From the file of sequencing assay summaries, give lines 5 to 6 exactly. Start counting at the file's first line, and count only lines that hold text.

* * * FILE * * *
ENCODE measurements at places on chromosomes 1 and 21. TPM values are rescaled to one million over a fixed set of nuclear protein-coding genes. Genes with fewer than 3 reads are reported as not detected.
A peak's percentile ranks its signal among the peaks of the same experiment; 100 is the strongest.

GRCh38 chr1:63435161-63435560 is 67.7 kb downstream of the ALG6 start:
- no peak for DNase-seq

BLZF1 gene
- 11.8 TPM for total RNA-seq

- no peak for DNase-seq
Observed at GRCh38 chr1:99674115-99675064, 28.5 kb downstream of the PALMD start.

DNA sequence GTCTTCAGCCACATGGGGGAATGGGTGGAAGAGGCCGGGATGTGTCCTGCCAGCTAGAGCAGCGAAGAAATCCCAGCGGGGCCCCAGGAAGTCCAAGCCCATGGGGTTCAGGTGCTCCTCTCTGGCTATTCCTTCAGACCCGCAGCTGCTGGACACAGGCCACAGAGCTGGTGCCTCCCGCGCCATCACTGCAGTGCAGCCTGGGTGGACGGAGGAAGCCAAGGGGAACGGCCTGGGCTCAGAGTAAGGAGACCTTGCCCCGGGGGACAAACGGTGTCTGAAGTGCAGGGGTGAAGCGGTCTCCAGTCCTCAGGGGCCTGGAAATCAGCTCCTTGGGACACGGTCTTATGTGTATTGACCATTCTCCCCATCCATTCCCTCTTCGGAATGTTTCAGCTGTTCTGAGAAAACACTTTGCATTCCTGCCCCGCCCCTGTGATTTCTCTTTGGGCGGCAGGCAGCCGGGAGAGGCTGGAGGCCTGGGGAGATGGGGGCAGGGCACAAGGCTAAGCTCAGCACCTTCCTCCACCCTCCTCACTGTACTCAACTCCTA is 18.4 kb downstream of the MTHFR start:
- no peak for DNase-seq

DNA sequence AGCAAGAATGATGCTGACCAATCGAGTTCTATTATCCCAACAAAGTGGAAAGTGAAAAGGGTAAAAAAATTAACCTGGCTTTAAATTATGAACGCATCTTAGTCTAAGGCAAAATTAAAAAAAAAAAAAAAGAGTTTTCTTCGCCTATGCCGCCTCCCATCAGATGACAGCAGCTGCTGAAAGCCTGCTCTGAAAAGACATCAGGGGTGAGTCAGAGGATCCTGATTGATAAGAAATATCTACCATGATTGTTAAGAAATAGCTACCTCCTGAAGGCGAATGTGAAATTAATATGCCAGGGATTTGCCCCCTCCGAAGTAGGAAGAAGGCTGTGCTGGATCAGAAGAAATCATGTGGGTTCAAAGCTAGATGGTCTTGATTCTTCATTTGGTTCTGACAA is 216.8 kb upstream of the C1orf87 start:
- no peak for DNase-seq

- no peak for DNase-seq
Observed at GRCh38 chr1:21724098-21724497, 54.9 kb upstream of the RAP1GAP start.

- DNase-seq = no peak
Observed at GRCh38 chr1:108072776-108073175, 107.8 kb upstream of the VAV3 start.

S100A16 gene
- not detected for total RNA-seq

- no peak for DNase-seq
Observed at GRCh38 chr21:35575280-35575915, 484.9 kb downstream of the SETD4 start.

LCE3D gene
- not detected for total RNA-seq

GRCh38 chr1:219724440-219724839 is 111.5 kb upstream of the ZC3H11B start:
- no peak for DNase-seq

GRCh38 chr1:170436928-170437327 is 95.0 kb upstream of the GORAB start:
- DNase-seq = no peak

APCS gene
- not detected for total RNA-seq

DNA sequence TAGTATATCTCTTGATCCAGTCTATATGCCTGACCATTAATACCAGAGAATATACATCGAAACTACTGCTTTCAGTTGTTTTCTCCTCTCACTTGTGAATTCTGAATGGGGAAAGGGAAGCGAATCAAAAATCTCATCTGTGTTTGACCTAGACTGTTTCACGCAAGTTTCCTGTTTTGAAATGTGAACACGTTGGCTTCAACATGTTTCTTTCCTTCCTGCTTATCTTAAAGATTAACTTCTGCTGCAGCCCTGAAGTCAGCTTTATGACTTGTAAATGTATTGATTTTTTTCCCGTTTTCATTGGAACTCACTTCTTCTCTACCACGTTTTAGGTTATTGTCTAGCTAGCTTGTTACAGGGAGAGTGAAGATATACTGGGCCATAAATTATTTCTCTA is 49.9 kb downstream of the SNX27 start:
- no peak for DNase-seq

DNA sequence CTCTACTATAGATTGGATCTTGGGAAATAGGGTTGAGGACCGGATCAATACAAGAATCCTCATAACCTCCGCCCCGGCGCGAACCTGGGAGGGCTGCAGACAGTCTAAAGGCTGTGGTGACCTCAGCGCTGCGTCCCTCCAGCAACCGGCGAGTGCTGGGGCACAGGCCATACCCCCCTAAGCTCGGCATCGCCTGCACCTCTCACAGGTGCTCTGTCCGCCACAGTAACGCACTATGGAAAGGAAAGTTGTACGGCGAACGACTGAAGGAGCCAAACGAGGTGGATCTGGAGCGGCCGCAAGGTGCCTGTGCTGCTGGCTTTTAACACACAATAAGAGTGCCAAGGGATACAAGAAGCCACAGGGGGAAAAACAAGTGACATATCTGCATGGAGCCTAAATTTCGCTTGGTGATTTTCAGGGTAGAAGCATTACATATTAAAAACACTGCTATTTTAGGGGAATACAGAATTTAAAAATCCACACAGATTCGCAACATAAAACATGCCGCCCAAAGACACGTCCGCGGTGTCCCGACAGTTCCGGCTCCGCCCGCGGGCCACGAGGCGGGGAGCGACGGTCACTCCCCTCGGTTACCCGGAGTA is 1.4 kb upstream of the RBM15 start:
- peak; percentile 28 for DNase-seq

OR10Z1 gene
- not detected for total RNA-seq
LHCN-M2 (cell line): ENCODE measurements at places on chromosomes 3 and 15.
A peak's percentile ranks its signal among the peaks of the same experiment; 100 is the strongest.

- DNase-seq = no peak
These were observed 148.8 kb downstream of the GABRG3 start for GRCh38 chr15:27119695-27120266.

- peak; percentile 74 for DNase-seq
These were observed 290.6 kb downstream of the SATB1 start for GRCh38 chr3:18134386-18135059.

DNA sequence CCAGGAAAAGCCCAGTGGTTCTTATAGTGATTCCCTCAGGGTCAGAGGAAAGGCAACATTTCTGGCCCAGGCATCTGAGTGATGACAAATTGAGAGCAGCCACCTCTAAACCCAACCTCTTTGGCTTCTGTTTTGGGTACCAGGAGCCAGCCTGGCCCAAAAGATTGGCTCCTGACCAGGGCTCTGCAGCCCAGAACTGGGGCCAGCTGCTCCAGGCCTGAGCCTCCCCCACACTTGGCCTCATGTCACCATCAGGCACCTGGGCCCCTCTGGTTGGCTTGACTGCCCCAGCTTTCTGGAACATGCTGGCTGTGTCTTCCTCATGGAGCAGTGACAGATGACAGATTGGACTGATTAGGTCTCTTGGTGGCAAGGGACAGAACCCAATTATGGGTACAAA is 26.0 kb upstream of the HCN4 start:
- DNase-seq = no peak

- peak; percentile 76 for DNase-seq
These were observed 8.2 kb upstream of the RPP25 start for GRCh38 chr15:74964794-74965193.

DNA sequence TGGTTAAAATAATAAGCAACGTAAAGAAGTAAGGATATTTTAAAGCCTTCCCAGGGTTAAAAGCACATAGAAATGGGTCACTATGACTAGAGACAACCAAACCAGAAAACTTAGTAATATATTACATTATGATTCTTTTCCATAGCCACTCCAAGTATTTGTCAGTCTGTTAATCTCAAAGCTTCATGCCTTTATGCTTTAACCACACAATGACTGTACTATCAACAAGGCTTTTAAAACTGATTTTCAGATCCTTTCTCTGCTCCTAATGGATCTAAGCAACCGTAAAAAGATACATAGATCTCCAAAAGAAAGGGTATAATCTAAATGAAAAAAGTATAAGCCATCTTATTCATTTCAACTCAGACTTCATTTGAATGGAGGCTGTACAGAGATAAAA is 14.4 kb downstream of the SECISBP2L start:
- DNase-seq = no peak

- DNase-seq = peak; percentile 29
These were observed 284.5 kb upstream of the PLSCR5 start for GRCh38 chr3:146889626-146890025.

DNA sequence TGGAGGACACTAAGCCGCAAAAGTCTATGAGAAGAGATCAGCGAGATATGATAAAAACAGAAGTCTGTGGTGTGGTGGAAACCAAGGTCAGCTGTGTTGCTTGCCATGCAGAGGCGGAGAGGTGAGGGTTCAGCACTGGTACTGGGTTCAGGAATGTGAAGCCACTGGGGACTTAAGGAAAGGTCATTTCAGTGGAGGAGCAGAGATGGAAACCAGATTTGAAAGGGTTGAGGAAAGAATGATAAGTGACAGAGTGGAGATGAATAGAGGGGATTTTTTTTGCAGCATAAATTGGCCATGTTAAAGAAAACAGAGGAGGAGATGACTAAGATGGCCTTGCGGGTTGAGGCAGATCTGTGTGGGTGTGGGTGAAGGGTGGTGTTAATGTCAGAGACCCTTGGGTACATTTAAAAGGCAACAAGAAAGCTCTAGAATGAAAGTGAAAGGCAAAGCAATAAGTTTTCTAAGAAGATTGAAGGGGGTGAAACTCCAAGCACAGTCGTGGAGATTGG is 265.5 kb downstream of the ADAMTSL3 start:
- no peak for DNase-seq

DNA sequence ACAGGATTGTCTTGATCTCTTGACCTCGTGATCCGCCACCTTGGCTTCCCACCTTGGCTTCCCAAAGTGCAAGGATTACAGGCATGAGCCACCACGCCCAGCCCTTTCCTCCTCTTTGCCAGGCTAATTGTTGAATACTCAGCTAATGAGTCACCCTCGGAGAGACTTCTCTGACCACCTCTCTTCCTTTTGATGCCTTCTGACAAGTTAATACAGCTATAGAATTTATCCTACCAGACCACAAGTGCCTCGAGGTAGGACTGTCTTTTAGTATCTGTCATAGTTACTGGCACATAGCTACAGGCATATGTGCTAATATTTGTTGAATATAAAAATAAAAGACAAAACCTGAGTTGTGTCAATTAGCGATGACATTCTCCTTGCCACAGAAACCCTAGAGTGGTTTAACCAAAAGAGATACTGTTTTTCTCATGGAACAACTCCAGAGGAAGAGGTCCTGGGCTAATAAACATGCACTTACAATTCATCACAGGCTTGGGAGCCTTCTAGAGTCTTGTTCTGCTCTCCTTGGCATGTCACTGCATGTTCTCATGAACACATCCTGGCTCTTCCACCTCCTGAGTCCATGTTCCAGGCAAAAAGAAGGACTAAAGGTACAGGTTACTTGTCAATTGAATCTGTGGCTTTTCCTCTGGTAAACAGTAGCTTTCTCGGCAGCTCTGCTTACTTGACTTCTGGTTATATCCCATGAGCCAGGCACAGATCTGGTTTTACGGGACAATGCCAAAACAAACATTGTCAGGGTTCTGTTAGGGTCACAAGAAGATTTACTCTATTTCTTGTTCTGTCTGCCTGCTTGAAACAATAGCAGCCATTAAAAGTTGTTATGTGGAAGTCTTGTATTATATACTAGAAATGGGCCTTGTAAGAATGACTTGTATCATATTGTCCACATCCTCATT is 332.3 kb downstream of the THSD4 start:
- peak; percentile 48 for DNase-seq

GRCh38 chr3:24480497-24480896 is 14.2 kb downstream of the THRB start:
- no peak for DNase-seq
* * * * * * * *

BLZF1 gene
- 11.8 TPM for total RNA-seq